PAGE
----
I loved the walk for the sound of the bird song. Late June may not be prime time for birding, but it was pretty darned amazing compared to my usual magpie, crow and house sparrow sightings in Calgary. Over 100 species of birds have been seen here.
Interpretive signs are at important sites along the trail. Look for the two buffalo jumps where you see the steep cliffs.
Bookend your day with stops at Drift Sidewalk Cafe and Vista Lounge. Get your coffee hit in the morning and a drink on the rooftop patio come late afternoon. The place has a homey, laid-back vibe – thanks in part to plants, bikes on the wall, and unique features like their “leave a message in the wall” box.
Refuel in Saskatoon
For a small city Saskatoon is blessed with some great restaurants. On this visit I was lucky to have dinner at The Hollows – in the historic Golden Dragon building. It was formerly the site of a Chinese restaurant and not much has changed on the outside. On the inside there are obvious modern touches but the Chinese lanterns remain.
Food and drinks here are beautifully presented. Even though the menu changes daily you’ll be able to count on locally sourced, sustainably raised creative and delicious meals. And that beautiful alcoholic punch below – for two – has lots of ice in it!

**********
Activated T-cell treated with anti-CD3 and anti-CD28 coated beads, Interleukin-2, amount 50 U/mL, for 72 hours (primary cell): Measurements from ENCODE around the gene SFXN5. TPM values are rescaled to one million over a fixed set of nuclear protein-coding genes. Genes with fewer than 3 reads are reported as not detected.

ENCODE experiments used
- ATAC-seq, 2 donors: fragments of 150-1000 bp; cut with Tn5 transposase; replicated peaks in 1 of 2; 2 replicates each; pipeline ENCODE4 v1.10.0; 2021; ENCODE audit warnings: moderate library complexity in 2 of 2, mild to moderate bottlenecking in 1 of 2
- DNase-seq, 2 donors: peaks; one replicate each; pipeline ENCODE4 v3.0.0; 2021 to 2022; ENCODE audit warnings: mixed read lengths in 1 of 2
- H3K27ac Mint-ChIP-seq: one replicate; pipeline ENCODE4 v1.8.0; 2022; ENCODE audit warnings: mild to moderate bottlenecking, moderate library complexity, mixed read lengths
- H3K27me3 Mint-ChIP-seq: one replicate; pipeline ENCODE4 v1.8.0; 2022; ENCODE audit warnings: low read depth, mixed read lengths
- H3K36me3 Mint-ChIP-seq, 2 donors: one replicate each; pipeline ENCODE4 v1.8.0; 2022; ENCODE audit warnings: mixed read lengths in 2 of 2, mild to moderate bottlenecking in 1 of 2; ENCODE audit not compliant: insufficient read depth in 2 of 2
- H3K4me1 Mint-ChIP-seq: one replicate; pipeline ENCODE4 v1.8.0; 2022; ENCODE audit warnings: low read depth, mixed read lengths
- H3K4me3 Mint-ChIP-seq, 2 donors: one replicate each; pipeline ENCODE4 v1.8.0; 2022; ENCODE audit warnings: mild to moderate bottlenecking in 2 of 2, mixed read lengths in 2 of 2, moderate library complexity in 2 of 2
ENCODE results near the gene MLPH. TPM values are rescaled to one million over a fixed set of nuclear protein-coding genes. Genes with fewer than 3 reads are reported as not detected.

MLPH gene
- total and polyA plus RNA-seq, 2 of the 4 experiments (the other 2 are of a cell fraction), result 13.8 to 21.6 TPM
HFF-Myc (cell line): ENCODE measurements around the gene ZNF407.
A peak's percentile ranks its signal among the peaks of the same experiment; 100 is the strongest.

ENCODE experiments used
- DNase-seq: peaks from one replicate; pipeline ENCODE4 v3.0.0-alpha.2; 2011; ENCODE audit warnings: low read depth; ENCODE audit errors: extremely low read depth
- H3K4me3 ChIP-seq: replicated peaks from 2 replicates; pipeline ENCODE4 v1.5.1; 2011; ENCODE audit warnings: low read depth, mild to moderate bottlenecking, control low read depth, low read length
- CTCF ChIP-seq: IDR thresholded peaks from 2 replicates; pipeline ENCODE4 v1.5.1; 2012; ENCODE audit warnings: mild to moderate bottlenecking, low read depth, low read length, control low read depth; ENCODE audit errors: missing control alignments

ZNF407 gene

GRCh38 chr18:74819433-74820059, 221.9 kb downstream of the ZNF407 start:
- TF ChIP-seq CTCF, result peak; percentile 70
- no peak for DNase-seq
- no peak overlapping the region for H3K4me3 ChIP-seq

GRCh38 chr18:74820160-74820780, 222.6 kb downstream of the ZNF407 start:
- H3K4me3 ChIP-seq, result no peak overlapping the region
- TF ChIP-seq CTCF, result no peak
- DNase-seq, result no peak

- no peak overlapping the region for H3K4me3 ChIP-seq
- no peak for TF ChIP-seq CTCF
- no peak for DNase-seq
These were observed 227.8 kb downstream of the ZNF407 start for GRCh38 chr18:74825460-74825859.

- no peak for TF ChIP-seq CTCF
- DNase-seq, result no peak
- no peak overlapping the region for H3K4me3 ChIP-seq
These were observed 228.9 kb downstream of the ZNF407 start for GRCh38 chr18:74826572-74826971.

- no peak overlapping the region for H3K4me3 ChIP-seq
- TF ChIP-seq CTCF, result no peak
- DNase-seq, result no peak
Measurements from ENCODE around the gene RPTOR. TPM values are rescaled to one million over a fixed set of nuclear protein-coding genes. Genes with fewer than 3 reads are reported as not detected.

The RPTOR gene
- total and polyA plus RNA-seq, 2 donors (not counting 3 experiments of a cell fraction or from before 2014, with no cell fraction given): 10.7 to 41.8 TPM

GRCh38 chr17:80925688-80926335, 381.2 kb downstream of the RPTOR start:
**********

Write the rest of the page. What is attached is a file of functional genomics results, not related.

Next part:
For lunch check out Odd Couple for casual and delicious Asian dining. I recommend the Asian mango avocado salad with Vietnamese spring rolls to share – or not.
Newly opened Odla on Broadway serves farm to table meals – with no middle-man. Not only can you get favourites like fried chicken sandwiches, but you can purchase their meats at the front of the restaurant. And the prices seemed very reasonable from what I saw.
Don’t miss: Be sure to visit the brand new Nutrien Wonderhub Children’s Museum that according to my two fellow adult travel companions will blow your mind and light up your Instagram feed. Seriously.
A big thank you to Tourism Saskatchewan for hosting my stay. My eyes were opened to what Saskatoon has to offer in summer. To you my valued reader, all thoughts and opinions, as always, are my own.